I am still plodding away at my "totem" piece which is due in early April. I bought a couple of yards of this sheer sparkle tulle when JoAnn's was having "coupon commotion" and knew it would be the base fabric for this piece. It will be viewed from both sides, so I figured the sheer quality would be an asset. I thought I could stitch on some wavey stripes of these other sparkly sheers to create the look of water, but as usual, things don't always go according to my vision. For one thing, the sheers both have so little body, that it's hard to pin them or keep them from shifting and pulling while stitching. I tried fusing one piece with Misty Fuse, but it doesn't stick well to the tulle and it's visible, which I want to avoid.
Since everything will be seen from both sides, choosing matching bobbin thread is important. I chose a metallic thread for the top and put a matching rayon thread in the bobbin, but even with a metallic needle, the top thread was making my life difficult. I ended up switching the positions of the threads, even though I had already wound the rayon thread onto a bobbin. After that, the sheers were easier to work with.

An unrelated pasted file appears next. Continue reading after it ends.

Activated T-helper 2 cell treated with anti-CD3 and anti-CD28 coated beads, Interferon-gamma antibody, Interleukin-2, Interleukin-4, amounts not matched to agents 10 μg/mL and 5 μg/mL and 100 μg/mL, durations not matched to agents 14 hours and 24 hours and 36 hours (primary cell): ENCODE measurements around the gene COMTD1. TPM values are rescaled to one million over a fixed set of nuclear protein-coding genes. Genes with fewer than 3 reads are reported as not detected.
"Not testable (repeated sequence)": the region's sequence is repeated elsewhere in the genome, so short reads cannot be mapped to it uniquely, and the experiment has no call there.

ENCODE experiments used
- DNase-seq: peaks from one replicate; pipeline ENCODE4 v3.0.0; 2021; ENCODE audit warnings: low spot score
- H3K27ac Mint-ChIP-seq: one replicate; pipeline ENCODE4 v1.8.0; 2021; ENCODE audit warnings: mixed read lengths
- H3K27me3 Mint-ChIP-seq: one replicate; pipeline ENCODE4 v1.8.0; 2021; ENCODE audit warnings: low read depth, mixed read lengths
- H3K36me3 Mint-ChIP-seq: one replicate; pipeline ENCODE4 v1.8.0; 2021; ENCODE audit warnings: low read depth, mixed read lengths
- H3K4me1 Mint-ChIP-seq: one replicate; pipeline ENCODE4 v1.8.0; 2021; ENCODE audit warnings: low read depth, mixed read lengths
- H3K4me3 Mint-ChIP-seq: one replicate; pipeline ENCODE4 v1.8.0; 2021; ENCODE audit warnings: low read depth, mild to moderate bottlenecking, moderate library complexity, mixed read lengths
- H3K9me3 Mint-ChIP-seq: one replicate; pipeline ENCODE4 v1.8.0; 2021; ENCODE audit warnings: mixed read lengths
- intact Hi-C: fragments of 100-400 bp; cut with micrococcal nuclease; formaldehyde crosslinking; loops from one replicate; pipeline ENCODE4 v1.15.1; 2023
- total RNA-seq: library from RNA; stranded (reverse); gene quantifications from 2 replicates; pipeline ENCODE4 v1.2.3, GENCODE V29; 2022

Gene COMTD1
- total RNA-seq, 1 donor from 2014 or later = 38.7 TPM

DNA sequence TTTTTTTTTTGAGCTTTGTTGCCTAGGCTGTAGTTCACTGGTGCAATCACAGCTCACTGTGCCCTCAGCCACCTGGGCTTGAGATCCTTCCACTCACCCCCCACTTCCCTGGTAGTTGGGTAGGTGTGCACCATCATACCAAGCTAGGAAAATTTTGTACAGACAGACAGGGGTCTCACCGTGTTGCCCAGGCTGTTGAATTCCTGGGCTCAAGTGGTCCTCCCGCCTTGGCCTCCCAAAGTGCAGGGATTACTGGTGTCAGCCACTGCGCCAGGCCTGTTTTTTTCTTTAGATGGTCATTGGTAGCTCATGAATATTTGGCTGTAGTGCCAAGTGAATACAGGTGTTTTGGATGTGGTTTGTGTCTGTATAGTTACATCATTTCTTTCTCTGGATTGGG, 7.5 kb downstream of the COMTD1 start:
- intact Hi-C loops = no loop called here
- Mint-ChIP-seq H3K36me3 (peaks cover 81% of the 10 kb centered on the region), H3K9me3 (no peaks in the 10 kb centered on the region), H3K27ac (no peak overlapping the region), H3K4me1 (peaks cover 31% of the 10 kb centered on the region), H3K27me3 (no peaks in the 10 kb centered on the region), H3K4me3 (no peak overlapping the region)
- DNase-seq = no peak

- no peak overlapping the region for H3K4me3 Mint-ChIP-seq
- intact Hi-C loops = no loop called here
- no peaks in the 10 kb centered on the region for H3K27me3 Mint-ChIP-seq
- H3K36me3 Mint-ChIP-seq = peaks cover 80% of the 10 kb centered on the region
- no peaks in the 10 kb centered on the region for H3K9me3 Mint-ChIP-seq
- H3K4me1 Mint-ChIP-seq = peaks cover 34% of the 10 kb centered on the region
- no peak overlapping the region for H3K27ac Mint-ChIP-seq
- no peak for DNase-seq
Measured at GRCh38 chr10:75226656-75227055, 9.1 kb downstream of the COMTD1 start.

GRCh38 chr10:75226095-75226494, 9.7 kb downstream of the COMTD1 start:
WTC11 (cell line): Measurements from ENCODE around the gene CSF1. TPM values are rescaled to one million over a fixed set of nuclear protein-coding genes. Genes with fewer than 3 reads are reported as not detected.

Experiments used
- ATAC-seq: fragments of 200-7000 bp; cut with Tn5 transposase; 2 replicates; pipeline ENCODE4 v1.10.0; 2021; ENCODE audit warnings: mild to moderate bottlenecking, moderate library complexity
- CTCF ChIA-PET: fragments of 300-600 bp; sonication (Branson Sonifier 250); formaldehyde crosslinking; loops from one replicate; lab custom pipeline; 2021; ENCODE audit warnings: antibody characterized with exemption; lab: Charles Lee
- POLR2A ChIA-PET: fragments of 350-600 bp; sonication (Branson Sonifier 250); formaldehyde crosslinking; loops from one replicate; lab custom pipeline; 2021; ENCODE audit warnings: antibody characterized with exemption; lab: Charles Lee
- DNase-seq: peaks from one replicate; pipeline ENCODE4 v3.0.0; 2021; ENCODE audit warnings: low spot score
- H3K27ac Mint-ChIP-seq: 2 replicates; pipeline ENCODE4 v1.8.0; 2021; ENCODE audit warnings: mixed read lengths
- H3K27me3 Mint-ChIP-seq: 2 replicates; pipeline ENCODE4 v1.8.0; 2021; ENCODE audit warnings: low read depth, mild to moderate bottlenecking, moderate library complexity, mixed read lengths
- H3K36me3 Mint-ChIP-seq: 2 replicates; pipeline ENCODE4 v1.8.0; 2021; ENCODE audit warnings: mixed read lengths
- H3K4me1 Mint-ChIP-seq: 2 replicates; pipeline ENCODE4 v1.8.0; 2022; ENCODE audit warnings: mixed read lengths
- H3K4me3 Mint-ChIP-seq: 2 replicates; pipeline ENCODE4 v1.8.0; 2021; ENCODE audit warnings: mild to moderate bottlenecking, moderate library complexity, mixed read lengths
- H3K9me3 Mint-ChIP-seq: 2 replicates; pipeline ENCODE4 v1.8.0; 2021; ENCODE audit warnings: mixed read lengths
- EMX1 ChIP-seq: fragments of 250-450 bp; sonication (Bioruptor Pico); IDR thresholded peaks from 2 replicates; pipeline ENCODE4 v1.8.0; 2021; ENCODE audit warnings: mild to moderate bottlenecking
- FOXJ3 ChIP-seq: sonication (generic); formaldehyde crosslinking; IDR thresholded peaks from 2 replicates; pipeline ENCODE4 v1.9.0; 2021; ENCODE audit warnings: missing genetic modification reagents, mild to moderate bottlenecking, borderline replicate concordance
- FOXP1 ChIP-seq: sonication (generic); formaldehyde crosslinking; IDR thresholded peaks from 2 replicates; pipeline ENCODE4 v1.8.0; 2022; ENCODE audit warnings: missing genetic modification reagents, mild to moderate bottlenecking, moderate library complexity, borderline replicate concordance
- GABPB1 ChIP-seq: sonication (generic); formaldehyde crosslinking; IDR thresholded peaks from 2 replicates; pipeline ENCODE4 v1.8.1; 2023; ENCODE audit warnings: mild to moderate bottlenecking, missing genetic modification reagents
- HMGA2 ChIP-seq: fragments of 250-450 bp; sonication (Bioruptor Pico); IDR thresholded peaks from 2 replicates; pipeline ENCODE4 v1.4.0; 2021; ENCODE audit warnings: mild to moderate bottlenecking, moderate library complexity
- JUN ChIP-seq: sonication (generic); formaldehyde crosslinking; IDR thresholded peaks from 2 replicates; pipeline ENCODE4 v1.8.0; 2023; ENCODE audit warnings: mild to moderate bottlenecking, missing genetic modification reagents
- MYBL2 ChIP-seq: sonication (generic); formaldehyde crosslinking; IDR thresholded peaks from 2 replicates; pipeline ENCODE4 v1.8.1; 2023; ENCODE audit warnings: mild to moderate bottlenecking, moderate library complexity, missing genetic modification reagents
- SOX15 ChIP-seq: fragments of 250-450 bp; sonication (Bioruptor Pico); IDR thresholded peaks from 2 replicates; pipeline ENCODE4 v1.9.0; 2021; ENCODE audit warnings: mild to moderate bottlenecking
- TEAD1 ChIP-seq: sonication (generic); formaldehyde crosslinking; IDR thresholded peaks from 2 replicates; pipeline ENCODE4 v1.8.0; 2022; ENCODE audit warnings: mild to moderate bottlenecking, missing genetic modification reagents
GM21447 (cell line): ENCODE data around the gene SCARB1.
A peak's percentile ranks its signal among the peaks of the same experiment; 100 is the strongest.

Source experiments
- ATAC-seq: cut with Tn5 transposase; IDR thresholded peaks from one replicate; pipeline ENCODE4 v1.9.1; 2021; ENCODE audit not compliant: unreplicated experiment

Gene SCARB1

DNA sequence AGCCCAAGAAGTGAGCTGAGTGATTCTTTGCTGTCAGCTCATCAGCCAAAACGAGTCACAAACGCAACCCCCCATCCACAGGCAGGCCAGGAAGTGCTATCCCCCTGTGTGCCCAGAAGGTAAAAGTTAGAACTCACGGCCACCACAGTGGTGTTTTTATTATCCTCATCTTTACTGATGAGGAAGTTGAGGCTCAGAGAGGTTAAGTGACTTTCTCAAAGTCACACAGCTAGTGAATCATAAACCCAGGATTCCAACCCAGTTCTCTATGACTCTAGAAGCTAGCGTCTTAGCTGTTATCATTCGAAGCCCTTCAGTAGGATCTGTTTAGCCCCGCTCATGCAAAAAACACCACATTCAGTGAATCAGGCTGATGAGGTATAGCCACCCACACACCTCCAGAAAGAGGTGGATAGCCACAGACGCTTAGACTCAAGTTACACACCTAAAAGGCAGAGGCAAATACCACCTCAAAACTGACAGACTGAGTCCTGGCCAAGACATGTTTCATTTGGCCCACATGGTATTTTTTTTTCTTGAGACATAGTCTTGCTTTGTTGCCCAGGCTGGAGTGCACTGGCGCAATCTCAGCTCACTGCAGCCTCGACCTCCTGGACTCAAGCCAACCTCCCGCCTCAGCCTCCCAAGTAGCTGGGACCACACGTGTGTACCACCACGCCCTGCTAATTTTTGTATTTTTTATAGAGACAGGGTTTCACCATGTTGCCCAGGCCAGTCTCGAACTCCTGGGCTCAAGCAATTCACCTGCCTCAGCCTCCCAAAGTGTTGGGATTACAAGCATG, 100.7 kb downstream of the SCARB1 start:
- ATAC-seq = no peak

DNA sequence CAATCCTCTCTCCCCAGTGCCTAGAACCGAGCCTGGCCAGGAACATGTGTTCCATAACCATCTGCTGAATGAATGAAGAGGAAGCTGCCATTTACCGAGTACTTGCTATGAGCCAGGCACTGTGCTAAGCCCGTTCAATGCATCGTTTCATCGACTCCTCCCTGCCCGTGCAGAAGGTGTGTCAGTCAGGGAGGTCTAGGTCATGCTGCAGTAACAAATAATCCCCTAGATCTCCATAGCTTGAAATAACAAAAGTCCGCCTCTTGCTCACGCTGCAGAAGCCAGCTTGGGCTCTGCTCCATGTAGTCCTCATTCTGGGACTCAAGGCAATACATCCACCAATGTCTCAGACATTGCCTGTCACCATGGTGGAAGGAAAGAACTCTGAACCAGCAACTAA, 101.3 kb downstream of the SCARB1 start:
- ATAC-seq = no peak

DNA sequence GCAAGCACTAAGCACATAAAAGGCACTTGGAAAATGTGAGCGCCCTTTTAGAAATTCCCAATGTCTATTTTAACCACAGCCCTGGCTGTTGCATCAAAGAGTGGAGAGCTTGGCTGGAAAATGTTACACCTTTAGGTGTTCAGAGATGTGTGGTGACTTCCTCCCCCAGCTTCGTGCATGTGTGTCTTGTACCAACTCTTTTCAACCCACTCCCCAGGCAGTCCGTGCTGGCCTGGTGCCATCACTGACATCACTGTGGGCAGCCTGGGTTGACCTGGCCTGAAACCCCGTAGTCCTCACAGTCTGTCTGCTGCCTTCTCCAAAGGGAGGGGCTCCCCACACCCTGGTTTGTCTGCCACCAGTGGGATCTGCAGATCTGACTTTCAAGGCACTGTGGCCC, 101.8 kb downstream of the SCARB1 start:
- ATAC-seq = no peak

I decided to use three different colors of seaweed to match the three seahorses. I found just enough of this batik in my stash to make three long kelp-like leaves. The batik is also great because it looks the same front and back. I added a little veining with the machine but ended up hand stitching them in place. I'll go over everything with the machine when it's all positioned.
With the beigy-brown-copper seahorse, I had trouble finding a good material for the seaweed. I found this great "vintage" lace ribbon in my stash, which I thought I could dye or paint, but there wasn't enough yardage and I couldn't find it on the internet or anywhere nearby. I've been making a real effort to use what I have, rather than running to the store anyway, more to save time, gas, and storage space than money!